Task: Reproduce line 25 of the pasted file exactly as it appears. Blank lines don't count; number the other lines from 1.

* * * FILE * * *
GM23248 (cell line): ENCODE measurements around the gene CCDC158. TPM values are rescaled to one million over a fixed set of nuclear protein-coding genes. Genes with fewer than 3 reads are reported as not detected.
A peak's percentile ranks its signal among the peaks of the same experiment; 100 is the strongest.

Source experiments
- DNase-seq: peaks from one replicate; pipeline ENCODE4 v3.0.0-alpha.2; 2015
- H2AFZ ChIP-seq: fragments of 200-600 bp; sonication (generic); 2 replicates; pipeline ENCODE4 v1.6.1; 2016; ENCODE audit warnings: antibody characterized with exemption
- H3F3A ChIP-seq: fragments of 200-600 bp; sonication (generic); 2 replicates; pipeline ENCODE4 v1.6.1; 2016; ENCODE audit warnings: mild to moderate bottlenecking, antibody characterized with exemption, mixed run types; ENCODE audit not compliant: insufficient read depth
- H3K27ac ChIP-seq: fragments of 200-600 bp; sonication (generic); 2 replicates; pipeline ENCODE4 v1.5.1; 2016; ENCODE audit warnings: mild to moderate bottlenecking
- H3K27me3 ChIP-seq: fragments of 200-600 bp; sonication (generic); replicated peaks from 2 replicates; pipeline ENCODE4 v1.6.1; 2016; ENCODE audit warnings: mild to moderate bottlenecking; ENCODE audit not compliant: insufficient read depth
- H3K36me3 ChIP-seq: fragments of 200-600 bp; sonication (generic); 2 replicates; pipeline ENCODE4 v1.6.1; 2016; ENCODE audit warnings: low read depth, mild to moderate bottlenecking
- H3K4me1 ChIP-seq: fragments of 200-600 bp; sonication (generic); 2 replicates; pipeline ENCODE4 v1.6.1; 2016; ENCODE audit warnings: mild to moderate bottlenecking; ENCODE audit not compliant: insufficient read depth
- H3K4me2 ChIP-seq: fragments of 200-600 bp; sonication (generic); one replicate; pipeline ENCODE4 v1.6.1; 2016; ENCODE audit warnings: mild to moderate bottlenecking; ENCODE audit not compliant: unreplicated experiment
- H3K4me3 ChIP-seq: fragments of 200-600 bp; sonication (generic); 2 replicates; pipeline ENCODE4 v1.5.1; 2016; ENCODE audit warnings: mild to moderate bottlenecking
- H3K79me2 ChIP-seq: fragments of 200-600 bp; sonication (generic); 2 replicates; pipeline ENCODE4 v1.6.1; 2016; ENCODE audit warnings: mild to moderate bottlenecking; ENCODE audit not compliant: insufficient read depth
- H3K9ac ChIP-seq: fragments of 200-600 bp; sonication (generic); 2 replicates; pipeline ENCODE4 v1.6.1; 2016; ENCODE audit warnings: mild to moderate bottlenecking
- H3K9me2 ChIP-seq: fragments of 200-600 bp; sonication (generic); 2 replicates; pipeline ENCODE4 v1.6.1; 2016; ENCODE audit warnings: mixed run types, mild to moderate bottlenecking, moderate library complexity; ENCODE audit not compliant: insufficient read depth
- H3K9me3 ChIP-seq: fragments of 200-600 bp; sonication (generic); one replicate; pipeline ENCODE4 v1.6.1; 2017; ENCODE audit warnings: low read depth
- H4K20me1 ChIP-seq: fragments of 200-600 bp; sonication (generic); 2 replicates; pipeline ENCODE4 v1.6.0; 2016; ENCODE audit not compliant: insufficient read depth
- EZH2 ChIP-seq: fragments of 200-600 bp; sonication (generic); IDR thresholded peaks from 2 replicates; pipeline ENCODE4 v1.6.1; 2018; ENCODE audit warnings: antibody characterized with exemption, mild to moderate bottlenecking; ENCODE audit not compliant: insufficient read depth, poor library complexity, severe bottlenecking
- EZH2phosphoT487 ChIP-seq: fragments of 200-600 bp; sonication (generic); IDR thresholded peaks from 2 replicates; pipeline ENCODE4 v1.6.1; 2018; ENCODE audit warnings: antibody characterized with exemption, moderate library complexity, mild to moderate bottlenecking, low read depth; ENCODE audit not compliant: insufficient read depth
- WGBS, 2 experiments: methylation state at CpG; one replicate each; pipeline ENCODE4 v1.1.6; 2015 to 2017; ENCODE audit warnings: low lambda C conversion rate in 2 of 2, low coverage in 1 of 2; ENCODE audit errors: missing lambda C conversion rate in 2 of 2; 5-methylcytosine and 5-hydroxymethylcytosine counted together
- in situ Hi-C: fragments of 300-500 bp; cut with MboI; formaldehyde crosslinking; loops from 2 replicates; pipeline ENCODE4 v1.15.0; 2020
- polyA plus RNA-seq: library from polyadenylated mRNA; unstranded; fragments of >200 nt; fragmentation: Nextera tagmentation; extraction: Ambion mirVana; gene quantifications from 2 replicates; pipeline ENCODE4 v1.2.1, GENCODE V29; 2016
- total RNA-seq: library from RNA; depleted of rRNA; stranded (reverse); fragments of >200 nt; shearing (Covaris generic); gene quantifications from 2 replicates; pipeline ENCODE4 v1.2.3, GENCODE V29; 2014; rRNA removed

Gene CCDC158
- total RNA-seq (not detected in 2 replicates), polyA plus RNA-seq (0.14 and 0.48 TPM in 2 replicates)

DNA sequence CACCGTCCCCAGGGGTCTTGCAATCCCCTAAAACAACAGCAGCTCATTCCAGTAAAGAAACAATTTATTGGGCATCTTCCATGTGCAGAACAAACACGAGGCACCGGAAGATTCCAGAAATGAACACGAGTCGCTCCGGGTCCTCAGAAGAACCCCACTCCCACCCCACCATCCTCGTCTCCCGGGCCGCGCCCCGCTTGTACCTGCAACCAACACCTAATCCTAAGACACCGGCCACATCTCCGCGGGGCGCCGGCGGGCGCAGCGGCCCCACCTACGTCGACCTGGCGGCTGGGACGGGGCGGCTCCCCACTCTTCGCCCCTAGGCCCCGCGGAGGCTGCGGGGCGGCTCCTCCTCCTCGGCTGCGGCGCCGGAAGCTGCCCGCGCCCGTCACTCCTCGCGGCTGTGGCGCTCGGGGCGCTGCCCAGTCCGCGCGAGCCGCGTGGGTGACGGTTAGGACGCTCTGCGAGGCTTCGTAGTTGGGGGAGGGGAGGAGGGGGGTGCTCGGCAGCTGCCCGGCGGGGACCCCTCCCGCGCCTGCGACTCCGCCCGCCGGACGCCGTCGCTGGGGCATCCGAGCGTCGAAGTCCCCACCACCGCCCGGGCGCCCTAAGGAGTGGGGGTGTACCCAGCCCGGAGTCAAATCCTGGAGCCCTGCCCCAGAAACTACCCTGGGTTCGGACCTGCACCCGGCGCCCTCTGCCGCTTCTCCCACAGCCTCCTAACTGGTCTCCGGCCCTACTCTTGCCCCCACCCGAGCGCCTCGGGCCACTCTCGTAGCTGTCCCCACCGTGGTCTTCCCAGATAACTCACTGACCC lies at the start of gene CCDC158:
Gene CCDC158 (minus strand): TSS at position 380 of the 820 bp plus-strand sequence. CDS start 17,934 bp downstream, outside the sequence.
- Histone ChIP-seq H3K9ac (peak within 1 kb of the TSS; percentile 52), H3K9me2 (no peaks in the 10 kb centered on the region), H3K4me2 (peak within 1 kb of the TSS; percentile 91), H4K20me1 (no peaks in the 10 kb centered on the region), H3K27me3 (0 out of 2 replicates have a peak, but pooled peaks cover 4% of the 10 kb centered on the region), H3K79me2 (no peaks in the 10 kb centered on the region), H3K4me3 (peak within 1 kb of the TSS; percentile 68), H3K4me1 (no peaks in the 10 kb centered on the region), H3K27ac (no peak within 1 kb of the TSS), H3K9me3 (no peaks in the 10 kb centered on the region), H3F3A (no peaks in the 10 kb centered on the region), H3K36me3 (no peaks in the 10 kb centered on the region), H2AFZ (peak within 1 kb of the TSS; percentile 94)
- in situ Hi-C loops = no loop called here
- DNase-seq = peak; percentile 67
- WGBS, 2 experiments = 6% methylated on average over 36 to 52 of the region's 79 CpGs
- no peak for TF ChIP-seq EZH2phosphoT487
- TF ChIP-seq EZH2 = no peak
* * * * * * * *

- total RNA-seq (not detected in 2 replicates), polyA plus RNA-seq (0.14 and 0.48 TPM in 2 replicates)